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Dorm rooms 2022: Let there be light, and tapestries

As college students soon descend upon their apartments and dorm rooms in Michigan and beyond, decorative items take temporary housing from blank canvas to comfort zone. The latest selections can reflect their personalities and become conversation pieces that make great icebreakers. Just ask Ann Arbor-based Kyle Leighton, founder of Tapestry Girls, a global distributor of home decor for college students and post-grads.

Tapestries offer an affordable way to decorate a wall in a small space like a dorm room or apartment. “The styles and colors promote well-being and personal identity,” he says.

Leighton began his career in the lighting industry and authored several engineering and scientific lighting studies that were published nationally and internationally. The University of California Davis utilized his studies when developing the Title 24 Energy Codes for the State of California. Leighton also went to Washington, DC to help the US Department of Energy develop federal lighting codes. Later, the National Academies of Sciences, Engineering and Medicine would publish his lighting studies. 

This recognition and achievement would lead him to a role in higher education with a teaching position at Jackson College that would inspire his latest endeavor. “I was asked to teach and develop an energy sciences degree for students interested in the same line of work,” says Leighton who happened to notice all the colorful tapestries on campus.

His original career had taught him that lighting was mainly manufactured overseas and he found the same to be true for tapestries following an online search. “There wasn’t a US-based company. They just don’t make them here,” says Leighton. “I had a light bulb moment, no pun intended.”

So, the 37-year-old entrepreneur who also owns 26 rental properties in the Midwest, set out to become the only tapestry company headquartered in the US. Shortly after the website was up and running, the orders soon followed and grew from there. The tapestries and other unique products for small spaces are also available through Society6, Redbubble and Walmart.

In addition to their origin, Leighton says the quality and color of the tapestries also make them stand out, along with the emerging trends that shape them. “They have been shifting from VSCO to cottagecore, boho, e-girl, goth and indie groups,” he says. “Aesthetic trends can be inspired by music and we tailor our products to these trends.”

Fashion plays an important role, too. “The style of a student’s dorm room is a lot like what they would wear,” adds Leighton. “It’s fashionable and it has an identity to it.”

For instance, the indie aesthetic features décor inspired by popular indie music. “It’s one unique style entrenched into that culture, which is the same with the grunge or the goth look,” he says.

Y2K décor that features retro colors like purples, pinks and blues has been another current trend. To simplify the selection process, shoppers can search the website ( by aesthetic.

The washable tapestries can go beyond the walls of dorm rooms and starter apartments to embellish picnics, tables and beds. In addition, a variety of unique décor pieces are available to complement them, from a heart-shaped alarm clock to a shiny disco ball. Bedding sets, posters and lighting are among the other options, like the LED Wall Vine Lights that remain a top seller.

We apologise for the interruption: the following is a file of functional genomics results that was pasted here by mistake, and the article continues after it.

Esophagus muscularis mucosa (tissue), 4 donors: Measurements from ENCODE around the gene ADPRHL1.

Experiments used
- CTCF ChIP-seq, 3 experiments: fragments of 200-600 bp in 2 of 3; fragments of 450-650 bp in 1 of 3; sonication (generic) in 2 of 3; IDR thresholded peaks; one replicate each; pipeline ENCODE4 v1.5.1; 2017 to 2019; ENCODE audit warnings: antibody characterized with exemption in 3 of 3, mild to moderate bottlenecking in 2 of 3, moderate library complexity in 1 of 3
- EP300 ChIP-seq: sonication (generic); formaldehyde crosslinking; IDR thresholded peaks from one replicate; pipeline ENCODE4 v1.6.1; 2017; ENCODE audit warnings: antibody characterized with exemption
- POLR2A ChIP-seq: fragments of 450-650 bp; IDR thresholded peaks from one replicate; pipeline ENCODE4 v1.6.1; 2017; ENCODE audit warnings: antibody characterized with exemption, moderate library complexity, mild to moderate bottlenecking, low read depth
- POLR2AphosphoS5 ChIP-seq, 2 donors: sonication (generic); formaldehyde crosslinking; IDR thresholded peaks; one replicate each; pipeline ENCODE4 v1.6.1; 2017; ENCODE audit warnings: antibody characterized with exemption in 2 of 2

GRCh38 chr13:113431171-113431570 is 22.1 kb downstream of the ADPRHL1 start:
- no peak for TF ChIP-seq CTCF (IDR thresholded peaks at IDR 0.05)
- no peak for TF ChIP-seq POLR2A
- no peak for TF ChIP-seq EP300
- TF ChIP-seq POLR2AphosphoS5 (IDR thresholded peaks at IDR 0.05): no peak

Softy bedding sets are another popular item, while seashell pillows offer a fun take on the standard square. “They’re summery and cool,” says Leighton. “We have a ton of products with over 2,000 SKUs for college students looking to establish their own identity.”

Social media contributes to his growing customer base while offering a glimpse into the creative process. “Students tend to get products and put them in their rooms. When they post them, we can see how they decorate,” says Leighton. “It’s like paint. Every time they post, they are painting a different picture and assembling how they want their space to look.”

Having a home away from home becomes an integral part of the college experience. “They will be spending the next four years of their lives there, so it’s important to have spaces that they’re comfortable in,” he says.

“This is an incredibly important journey for students,” adds Leighton, who mentions a dorm checklist on their website for incoming college students to download and print. “It’s not just the bed and the tapestries. There are storage solutions and bath essentials for them to be able to get comfortable in their own personal space. They’re coming out of their parents’ house to be out on their own. It’s a big experience.”

He encourages the next generation of entrepreneurs to pay attention to their surroundings and ask what products are made of and how they work.  

As for the products from Tapestry Girls, Leighton continues to set them apart. “Going forward, we want to be a fashion company for the home where there is a real opportunity to establish your identity,” he says. “We are embracing the intersection of home décor and fashion with an emphasis on fashion. We are looking at home décor through a fashion lens right now.”

Jeanine Matlow writes the Smart Solutions column in Homestyle. You can reach her at